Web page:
“I think that if you don’t receive a significant shareholder vote, you need to make room for new blood. That means anything that’s below 80 percent, 70 percent and certainly anything below 60 percent,” says Charles Elson, a professor of finance at the University of Delaware and the director of the John L. Weinberg Center for Corporate Governance. “In a company with as diversified a shareholder base as Wells Fargo, numbers that low are significant. It takes quite a bit to get that many shareholders together.”
A similar threshold is cited by Alexandra Higgins, associate vice president of ISS Corporate Solutions. “When a director receives less than 80 percent support, they are effectively in the bottom 5 percent of director election outcomes,” says Higgins. She went on to note, however, that each situation is unique. “If a director receives less than majority support for failing to attend 75 percent or more of board meetings, the situation is less material than a director on an audit committee who failed to identify ongoing and long-term accounting irregularities,” says Higgins.
Other corporate governance experts are less inclined to support a bright-line rule on top of an existing majority voting standard. “I don’t think there is as much a bright line as a rule of reason,” says James McAlpin, a partner at Bryan Cave and head of the firm’s Financial Services Client Service Group. “In my opinion, if a director up for re-election receives less than 70 percent of the shareholder vote, a strong message is being sent.”
This opinion is echoed by Lawrence Cunningham, professor of business law at George Washington University, and editor and publisher of “The Essays of Warren Buffett: Lessons for Corporate America.” “I don’t think there should be a blanket rule that says if a director receives less than 65 percent or whatever of the vote, that they should automatically resign,” says Cunningham. “I don’t think there should be any rule like that. But if I were a director and received a vote like the one at Wells Fargo, I’d step down.”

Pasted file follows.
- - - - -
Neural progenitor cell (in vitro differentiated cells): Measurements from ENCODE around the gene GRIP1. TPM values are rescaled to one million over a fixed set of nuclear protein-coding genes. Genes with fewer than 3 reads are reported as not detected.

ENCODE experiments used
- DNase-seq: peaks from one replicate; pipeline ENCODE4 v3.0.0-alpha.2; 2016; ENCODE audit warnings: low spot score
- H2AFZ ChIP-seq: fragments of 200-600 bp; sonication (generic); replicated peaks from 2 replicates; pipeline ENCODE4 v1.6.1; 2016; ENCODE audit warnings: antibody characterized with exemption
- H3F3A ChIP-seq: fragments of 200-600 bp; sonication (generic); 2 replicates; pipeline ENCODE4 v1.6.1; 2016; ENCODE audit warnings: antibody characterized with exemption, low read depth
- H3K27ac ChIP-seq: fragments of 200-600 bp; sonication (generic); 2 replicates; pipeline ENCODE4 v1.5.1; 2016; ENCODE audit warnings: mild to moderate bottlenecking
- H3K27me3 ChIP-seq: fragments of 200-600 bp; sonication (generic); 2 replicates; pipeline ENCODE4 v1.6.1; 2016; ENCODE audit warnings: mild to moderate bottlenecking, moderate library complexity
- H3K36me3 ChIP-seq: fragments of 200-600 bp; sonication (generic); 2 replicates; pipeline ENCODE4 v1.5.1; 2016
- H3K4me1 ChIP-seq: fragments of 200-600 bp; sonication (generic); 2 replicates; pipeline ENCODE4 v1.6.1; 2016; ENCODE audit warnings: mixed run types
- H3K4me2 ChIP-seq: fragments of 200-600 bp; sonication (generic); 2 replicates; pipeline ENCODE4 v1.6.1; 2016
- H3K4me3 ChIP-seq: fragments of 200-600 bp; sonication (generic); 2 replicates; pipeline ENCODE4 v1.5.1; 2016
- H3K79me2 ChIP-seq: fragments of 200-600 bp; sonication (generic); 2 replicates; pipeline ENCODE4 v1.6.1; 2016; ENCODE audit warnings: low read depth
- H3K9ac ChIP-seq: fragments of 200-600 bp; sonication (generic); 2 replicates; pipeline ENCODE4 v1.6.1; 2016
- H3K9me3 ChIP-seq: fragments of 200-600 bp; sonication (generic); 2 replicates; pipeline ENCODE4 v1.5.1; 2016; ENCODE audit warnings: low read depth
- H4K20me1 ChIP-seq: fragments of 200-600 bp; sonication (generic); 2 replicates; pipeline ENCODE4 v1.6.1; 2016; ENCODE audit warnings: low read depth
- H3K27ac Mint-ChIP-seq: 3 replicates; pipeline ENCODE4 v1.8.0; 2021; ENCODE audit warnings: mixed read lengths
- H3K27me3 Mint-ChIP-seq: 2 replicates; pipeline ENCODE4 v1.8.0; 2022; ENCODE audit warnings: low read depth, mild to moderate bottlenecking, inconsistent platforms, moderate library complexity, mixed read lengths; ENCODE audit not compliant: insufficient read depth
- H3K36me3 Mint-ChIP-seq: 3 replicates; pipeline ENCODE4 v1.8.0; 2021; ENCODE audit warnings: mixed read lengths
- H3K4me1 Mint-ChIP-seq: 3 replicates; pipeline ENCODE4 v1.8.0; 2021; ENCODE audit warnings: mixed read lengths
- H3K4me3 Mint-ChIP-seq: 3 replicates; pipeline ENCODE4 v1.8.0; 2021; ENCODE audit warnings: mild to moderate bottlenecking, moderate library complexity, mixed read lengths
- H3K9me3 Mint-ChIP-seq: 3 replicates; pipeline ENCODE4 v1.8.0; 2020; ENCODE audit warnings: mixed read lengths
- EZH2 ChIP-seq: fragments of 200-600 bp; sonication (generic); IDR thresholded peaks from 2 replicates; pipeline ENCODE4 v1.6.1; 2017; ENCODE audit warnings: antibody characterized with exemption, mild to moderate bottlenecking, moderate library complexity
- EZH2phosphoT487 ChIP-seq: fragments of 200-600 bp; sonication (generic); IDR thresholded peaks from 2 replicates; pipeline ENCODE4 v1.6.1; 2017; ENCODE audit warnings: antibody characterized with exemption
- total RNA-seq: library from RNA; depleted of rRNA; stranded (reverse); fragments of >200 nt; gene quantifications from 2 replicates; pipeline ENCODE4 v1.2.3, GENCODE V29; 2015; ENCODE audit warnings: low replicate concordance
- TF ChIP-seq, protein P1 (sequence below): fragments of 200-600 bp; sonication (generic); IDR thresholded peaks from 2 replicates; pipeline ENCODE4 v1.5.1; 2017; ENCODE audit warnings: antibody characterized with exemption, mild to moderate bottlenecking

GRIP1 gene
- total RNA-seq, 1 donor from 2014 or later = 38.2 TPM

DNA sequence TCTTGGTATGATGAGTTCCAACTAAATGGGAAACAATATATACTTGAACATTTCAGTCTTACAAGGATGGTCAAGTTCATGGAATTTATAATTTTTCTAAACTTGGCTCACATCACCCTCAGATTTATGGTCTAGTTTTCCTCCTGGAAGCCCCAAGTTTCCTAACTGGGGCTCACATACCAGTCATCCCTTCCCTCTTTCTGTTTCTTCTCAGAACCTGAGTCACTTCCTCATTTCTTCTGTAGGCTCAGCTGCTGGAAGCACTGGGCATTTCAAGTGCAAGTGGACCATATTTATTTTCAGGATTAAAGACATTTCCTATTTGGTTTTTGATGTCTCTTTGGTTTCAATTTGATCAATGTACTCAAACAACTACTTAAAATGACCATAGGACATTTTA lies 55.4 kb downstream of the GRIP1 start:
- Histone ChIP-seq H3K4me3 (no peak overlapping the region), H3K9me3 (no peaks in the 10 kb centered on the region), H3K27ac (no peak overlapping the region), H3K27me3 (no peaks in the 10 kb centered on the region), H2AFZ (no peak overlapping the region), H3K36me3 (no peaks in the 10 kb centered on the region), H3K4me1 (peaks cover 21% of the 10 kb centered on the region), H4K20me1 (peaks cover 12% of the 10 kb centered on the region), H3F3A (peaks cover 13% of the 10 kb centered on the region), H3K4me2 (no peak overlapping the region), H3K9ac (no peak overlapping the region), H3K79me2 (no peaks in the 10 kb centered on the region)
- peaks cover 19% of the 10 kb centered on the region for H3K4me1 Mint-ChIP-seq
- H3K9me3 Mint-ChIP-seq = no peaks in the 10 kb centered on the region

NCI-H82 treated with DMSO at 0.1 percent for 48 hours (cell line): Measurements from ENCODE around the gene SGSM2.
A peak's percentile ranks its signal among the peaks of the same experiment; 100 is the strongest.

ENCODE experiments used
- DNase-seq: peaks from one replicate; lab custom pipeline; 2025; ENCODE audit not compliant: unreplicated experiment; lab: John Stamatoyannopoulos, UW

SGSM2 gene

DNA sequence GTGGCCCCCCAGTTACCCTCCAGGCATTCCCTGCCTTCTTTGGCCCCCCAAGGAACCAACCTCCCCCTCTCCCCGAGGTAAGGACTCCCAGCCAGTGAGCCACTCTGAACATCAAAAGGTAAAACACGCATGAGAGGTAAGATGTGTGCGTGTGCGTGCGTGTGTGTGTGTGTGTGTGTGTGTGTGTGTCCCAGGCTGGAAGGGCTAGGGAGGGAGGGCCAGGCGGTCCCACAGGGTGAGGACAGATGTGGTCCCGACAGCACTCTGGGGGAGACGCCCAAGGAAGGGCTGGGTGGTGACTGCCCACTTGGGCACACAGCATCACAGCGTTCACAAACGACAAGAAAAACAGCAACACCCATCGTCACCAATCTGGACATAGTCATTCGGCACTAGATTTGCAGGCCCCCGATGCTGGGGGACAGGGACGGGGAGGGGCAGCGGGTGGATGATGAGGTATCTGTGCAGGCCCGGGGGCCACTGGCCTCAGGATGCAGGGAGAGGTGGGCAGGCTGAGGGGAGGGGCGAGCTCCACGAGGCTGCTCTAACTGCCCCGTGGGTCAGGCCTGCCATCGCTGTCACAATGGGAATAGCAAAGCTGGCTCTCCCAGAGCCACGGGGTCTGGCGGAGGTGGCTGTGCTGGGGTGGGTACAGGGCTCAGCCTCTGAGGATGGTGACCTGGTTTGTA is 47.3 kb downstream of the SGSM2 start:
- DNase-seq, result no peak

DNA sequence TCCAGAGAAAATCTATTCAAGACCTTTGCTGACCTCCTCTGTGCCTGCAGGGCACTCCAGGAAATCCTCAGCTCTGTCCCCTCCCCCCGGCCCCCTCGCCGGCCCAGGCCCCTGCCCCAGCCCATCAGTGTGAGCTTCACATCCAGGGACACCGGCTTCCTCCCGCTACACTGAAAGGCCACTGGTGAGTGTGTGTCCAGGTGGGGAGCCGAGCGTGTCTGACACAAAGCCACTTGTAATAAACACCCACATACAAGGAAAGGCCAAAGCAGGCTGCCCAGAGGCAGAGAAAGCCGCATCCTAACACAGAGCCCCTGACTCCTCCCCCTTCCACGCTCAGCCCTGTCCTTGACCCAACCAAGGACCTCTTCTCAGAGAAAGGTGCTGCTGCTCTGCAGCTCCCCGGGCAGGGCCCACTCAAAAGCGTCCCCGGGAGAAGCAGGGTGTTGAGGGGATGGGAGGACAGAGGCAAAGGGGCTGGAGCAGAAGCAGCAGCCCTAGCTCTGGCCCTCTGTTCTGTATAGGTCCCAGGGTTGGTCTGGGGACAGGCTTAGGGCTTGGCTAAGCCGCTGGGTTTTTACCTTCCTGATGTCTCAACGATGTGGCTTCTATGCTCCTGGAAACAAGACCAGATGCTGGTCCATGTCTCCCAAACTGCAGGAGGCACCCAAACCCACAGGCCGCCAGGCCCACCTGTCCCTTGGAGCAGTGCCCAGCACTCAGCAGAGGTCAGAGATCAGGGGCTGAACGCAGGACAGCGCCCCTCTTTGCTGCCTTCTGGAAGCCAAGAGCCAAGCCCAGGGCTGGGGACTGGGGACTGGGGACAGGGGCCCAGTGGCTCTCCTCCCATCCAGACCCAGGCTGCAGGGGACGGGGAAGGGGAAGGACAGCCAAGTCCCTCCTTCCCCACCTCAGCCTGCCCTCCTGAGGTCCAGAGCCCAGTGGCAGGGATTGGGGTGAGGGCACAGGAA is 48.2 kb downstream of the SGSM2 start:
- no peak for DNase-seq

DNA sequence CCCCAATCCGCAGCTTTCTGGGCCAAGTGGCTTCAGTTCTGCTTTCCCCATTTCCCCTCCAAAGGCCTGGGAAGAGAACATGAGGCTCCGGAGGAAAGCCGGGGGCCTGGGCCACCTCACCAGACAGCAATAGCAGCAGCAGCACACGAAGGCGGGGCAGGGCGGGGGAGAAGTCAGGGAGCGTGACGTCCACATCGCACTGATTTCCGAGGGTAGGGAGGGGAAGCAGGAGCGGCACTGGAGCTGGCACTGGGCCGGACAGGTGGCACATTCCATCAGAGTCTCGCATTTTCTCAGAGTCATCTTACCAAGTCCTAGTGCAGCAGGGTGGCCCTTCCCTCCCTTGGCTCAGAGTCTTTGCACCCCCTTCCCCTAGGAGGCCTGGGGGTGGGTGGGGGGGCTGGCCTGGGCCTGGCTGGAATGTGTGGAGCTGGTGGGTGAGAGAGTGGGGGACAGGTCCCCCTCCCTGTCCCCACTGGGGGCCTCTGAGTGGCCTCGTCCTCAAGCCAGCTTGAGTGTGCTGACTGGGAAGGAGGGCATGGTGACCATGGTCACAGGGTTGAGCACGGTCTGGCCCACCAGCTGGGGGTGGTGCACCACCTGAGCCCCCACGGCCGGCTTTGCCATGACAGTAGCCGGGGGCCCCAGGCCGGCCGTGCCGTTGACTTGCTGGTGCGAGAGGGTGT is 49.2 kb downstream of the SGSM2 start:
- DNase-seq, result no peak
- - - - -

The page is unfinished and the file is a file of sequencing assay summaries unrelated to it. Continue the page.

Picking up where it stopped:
The evolution of corporate governance has meant that more companies are making it tougher to get re-elected than it was in the past. “This is a big debate in corporate governance right now,” says Cunningham. Until 20 years ago, almost every company rule on voting meant that directors won re-election if they won a plurality of votes, not a majority, he says. In that case, if elections weren’t contested, a director could win with as little as one vote. To this end, over the past five years, the percentage of companies on the S&P 500 that require a majority vote for director elections has increased from 75 percent in 2013 up to 84 percent this year, according to data from ISS Corporate Solutions.
This is an area of law and corporate governance that’s in flux, in other words. That aside, whether the threshold for a no-confidence vote is 50 percent or 80 percent, many believe that, at least in the case of Wells Fargo, it took too long for directors to resign. “The right thing to do in this situation is to immediately resign,” says Cunningham. “It is appalling when companies rationalize letting directors who get low votes to remain in office when the vote signals lack of trust or confidence.”